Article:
Indonesian economy growth an opportunity for food and drinks manufacturers

Posted by AFN Staff Writers on 23rd September 2013

Wage growth in Indonesia in the past few years, and the translation of economic growth into higher employment will present opportunities for well-placed consumer focused food and beverage companies in the years to come, according to market research organisation Business Monitor.

According to Business Monitor’s findings, published in a report called ‘Indonesia Food and Drink Report’, food consumption in local currency is expected to grow 7.9 per cent in 2013, with a five year forecast to 2017 of 9.3 per cent growth.

Alcoholic drinks volume sales are expected to grow 6 per cent in 2013 and 6.4 per cent in the five years to 2017; soft drinks 6 per cent in 2013 and 6.5 per cent in the five years to 2017. Mass grocery retail sales are expected to grow 13.2 per cent in 2013 and 13.7 per cent in five years to 13.7 per cent.

“The consumer story in Indonesia continues to be one of the brightest in the world from a long-term perspective,” Business Monitor said.

Livestock self-sufficiency to “remain precarious”

According to Business Monitor, Indonesia’s goal to maintain its “quasi self-sufficiency” in poultry and to reach it in beef “will prove to be quite delicate in the coming years, as livestock production will struggle to keep up with consumption growth”.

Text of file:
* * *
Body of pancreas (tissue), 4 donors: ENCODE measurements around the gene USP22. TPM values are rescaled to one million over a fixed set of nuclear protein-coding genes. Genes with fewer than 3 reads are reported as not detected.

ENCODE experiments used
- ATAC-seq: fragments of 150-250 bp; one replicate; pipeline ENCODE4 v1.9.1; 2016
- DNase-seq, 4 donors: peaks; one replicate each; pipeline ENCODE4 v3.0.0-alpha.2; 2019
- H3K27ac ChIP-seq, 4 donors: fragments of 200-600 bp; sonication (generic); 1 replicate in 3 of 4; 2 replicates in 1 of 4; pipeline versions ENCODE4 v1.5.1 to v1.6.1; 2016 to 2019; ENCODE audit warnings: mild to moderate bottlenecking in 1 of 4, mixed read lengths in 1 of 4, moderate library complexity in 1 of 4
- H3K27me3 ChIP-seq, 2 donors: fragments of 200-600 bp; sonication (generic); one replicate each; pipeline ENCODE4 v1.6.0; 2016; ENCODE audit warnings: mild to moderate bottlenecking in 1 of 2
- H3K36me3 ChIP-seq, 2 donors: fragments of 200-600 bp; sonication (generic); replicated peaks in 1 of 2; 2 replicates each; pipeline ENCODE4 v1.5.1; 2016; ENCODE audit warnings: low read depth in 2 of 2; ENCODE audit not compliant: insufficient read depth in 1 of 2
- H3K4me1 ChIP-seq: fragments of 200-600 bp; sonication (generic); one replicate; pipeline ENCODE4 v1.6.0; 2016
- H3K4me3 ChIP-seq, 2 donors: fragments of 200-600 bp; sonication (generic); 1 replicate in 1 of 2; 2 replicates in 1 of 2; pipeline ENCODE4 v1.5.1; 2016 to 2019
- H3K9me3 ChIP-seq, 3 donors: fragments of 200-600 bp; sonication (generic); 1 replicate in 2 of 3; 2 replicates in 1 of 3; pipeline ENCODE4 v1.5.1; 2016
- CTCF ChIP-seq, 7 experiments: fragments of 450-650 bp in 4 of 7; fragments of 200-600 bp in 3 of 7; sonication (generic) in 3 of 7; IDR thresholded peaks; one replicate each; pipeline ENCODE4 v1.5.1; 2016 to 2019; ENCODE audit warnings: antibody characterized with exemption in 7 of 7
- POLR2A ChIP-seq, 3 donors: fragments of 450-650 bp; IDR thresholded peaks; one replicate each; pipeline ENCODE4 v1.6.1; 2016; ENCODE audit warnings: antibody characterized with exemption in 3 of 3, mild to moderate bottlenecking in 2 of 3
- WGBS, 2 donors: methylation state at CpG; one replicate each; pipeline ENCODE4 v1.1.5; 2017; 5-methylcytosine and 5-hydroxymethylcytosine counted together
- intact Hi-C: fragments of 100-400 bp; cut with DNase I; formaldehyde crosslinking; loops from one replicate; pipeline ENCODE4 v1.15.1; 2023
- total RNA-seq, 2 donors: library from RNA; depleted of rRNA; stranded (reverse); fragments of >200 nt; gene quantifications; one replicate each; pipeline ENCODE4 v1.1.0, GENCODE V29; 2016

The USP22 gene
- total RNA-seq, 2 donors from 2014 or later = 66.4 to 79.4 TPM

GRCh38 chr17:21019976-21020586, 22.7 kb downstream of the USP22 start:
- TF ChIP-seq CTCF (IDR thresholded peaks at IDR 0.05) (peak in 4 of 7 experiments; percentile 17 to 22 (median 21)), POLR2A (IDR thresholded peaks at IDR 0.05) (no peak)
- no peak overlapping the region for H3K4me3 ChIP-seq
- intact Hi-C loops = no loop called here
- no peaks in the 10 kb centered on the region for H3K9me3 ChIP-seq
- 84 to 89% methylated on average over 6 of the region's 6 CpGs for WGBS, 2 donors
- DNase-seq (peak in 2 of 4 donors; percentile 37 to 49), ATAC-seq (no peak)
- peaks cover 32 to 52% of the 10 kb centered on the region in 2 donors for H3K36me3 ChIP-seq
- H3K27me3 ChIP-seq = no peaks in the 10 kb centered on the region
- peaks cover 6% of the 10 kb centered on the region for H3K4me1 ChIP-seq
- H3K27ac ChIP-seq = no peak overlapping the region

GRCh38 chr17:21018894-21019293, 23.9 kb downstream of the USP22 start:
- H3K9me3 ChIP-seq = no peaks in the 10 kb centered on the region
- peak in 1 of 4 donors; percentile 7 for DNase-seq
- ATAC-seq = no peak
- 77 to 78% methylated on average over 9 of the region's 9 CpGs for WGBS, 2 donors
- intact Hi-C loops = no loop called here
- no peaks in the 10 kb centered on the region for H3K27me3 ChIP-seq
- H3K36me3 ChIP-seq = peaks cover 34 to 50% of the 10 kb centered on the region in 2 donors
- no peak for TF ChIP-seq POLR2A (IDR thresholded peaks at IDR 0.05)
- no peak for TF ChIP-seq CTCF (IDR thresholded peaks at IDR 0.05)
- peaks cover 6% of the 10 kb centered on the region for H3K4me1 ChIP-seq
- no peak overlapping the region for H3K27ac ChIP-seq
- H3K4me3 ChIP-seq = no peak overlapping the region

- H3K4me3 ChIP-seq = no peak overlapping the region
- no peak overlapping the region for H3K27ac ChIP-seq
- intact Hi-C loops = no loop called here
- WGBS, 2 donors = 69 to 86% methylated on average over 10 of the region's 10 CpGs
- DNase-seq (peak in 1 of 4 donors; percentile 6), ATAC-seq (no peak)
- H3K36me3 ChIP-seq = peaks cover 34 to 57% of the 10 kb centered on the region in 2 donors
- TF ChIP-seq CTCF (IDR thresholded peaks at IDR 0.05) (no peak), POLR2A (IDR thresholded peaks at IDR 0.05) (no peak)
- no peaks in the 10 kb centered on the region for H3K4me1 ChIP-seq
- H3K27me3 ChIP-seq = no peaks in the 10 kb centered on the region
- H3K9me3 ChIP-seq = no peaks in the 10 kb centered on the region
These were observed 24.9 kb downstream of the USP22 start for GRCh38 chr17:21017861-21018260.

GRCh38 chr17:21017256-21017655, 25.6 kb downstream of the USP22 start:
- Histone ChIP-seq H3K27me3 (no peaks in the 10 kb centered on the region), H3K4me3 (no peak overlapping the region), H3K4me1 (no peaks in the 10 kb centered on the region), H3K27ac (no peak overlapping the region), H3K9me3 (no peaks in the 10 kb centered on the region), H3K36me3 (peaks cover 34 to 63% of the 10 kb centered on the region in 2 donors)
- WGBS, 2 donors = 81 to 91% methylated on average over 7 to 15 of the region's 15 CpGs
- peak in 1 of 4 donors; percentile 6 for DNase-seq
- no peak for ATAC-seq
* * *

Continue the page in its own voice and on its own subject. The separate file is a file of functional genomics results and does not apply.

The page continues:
The Indonesian government also recently acknowledged that its beef self-sufficiency program would require supplementation by investment in an Indonesian-owned and operated beef farming operation in Australia. Indonesia plans to buy one million hectares of Australian farmland, which is likely to be in the Northern Territory, Queensland or Western Australia. The land will be used to breed cattle for export to Indonesian feedlots.

Business Monitor said it believed that Indonesia should be able to maintain a slightly positive but “precarious” poultry production balance.

“However, Indonesia will have little other choice but to ease its restriction on beef imports, as it records widening production deficits,” said the Company.

Case studies: beer and retail

Business Monitor said its Indonesian report also includes two case studies of food and beverage businesses Heineken and Carrefour, and their recent moves in the Indonesian market.

In October 2012, multinational beer manufacturer Heineken secured full control of Asia Pacific Breweries after shareholders Fraser and Neave voted in favour of Heineken’s SGD5.6 billion (US$4.5 billion) bid.

Heineken has had to pay a hefty premium for the business, at 17 times earnings before interest tax and amortisation. However, Heineken has stated that the transaction was “worth every dollar” because it will allow the Company “tremendous exposure” to some of Asia’s most promising beer markets.

Meanwhile, Business Monitor said that French-owned multination food retailer Carrefour is likely to maintain its position in the top three retailers in Asia, as a result of its position as market leader in Indonesia. In August 2012, Carrefour announced plans to exit Singapore, closing its two existing hypermarket outlets.

Business Monitor said the move came after Carrefour failed to sell the business in Singapore, and that it continued the Company’s process of removing itself from Asian markets in which it was unlikely to become one of the top three retailers.

Beef self-sufficiency "unlikely" for Indonesia